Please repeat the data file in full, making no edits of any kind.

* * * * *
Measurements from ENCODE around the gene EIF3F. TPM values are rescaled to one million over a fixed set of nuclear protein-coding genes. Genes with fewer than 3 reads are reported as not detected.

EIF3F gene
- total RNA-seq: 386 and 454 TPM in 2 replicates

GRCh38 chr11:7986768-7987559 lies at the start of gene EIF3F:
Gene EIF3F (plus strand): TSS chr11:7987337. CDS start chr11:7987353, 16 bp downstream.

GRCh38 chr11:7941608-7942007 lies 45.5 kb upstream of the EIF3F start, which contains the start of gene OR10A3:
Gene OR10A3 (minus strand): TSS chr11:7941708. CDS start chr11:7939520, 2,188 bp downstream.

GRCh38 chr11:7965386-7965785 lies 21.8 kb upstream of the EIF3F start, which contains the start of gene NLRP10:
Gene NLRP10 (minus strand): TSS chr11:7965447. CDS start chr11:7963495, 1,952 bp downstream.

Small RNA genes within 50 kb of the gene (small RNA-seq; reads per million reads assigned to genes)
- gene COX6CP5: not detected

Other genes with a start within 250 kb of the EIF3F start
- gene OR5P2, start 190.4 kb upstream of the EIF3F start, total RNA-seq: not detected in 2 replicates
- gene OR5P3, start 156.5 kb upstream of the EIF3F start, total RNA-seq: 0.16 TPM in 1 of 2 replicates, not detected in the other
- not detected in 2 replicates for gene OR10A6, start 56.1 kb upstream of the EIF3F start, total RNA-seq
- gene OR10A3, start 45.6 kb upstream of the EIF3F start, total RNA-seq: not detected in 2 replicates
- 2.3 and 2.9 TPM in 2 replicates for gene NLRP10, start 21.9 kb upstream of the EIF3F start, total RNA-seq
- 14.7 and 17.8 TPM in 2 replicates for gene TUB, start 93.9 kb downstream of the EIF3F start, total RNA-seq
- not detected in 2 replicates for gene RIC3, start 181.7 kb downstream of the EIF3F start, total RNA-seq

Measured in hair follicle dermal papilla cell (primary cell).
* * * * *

Measurements from ENCODE around the gene EIF3F. TPM values are rescaled to one million over a fixed set of nuclear protein-coding genes. Genes with fewer than 3 reads are reported as not detected.

EIF3F gene
- total RNA-seq: 386 and 454 TPM in 2 replicates

GRCh38 chr11:7986768-7987559 lies at the start of gene EIF3F:
Gene EIF3F (plus strand): TSS chr11:7987337. CDS start chr11:7987353, 16 bp downstream.

GRCh38 chr11:7941608-7942007 lies 45.5 kb upstream of the EIF3F start, which contains the start of gene OR10A3:
Gene OR10A3 (minus strand): TSS chr11:7941708. CDS start chr11:7939520, 2,188 bp downstream.

GRCh38 chr11:7965386-7965785 lies 21.8 kb upstream of the EIF3F start, which contains the start of gene NLRP10:
Gene NLRP10 (minus strand): TSS chr11:7965447. CDS start chr11:7963495, 1,952 bp downstream.

Small RNA genes within 50 kb of the gene (small RNA-seq; reads per million reads assigned to genes)
- gene COX6CP5: not detected

Other genes with a start within 250 kb of the EIF3F start
- gene OR5P2, start 190.4 kb upstream of the EIF3F start, total RNA-seq: not detected in 2 replicates
- gene OR5P3, start 156.5 kb upstream of the EIF3F start, total RNA-seq: 0.16 TPM in 1 of 2 replicates, not detected in the other
- not detected in 2 replicates for gene OR10A6, start 56.1 kb upstream of the EIF3F start, total RNA-seq
- gene OR10A3, start 45.6 kb upstream of the EIF3F start, total RNA-seq: not detected in 2 replicates
- 2.3 and 2.9 TPM in 2 replicates for gene NLRP10, start 21.9 kb upstream of the EIF3F start, total RNA-seq
- 14.7 and 17.8 TPM in 2 replicates for gene TUB, start 93.9 kb downstream of the EIF3F start, total RNA-seq
- not detected in 2 replicates for gene RIC3, start 181.7 kb downstream of the EIF3F start, total RNA-seq

Measured in hair follicle dermal papilla cell (primary cell).